Upper Saddle river, NJ: Merrill Prentice Hall.



M Lever-Duffy, J. & McDonald Jean, B.(2008). Chapter 1: Theoretical Foundations. In Teaching and learning
with technology (pp. 2-31). Boston, MA: Pearson Education, Inc.
Roblyer, M. D. (2006). Chapter 2: Foundations of effective technology integration models: Theory and
Practice. In Integrating educational technology into teaching (pp. 33-70). Upper Saddle River, NJ: Pearson
Education, Inc.
Sprague, D., & Dede, C. (1999). Constructivism in the Classroom: If I teach this way, am I doing my job?
Learning and Leading with Technology, 27(1), 6-9, 16-17.
Boss, S., Krauss, J., & Conery, L. (2008). Reinventing Project-Based Learning: Your Field Guide to Real-World Projects in
the Digital Age Eugene, Oregon: International Society for Technology in Education.
Moursund, D. (2003). Project-based learning: Using information technology. Eugene, Oregon: International Society for
Technology in Education.







C. ISTE Technology Standards
• ISTE (2000). National educational technology standards for teachers and students: Connecting curriculum and
technology. International Society for Technology in Education and the U.S. Department of Education.
http://cnets.iste.org/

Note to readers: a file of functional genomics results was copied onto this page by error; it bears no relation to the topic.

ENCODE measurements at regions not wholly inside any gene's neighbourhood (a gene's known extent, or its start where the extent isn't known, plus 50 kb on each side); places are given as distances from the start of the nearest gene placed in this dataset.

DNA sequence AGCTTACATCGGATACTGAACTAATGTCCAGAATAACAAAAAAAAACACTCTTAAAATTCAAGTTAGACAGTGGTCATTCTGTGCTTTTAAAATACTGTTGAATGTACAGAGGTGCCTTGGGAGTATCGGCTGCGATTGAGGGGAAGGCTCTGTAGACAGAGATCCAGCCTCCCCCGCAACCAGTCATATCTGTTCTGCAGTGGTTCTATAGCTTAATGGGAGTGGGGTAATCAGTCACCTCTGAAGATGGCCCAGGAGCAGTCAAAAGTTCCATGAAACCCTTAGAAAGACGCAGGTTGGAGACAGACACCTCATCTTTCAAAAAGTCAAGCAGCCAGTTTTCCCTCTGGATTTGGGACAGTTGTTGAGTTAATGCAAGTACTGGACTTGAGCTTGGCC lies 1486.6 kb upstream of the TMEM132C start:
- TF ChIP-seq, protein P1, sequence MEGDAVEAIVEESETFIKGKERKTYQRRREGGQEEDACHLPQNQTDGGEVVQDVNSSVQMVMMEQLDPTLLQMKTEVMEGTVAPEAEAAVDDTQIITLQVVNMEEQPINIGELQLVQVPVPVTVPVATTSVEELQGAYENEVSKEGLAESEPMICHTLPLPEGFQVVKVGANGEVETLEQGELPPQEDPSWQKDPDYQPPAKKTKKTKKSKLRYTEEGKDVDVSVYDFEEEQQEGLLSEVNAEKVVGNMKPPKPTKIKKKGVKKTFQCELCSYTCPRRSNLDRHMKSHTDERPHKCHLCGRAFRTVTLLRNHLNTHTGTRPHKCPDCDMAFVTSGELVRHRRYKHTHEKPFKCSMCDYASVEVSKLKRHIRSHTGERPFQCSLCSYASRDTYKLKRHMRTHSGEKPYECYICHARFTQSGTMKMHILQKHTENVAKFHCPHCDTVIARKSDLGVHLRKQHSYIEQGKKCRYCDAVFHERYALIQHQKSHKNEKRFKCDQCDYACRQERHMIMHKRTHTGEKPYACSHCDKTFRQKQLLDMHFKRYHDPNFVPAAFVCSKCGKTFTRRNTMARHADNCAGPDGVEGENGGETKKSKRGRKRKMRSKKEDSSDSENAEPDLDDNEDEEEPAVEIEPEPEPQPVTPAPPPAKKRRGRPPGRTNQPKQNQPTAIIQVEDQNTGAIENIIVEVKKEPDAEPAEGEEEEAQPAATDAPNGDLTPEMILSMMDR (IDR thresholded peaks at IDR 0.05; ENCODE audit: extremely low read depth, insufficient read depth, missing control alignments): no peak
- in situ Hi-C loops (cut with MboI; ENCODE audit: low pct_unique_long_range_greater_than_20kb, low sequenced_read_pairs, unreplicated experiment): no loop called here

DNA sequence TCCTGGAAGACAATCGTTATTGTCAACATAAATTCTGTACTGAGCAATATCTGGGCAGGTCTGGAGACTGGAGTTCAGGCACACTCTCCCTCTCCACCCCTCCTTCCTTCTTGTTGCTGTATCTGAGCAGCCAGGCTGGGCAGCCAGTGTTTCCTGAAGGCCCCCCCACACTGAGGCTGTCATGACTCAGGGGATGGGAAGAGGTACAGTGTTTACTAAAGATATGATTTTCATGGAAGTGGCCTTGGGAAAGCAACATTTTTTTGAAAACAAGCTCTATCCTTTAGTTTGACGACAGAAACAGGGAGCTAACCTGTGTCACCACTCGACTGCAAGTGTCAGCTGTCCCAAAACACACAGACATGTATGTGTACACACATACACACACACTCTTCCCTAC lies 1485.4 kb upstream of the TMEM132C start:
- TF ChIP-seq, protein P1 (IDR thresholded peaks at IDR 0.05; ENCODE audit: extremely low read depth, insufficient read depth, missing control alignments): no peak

• Roblyer, M. D. (2003). Getting Our NETS Worth: The role of ISTE's National Educational Technology
Standards. Learning and Leading with Technology, 30(8), 6-13.
• ISTE (2013) ISTE Connected Word: ISTE 2013 Full Length Session Videos. Retrieved from
http://www.youtube.com/playlist?list=PL6aVN_9hcQEFDH57WbT4sY8xQ6Mpp5kbO
D. Concept Mapping, Mindtools, Presentation, and Spreadsheet Software
Jonassen, D. H. (2000). Chapter 2 Engaging critical thinking: The goal of mindtools. In Computers as
mindtools for school engaging critical thinking (pp. 21-32.). Upper Saddle River, New Jersey: Merrill.
• Ezell, B., Johnson, D., & Rice, M. (2006-2007). Creating interactive excel learning tools. Learning and
Leading with Technology, 34(4), 29-37.
• Owen, A. (2002). Mapping student minds. Learning and Leading with Technology, 29(7), 6-9, 26.
E. Electronic Portfolio






Barrett, H. C. (2001). Electronic portfolio - A chapter in Educational Technology: An encyclopedia to be published by
ABC-CLIO, 2001. Retrieved January 4, 2004, from
http://electronicportfolios.org/portfolios/encyclopediaentry.htm
Dr. Helen Barrett’s Electronic Portfolio, http://electronicportfolios.com/

Use of Technology for Instruction

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F. Copyright and Fair Use


Johnson, D., & Simpson, C. (2005). Are you the copy cop? . Learning and Leading with Technology, 32(7),
14-20.



Langran, E., Langran, R., & Bull, G. (2005). Copyright law and technology. Learning and Leading with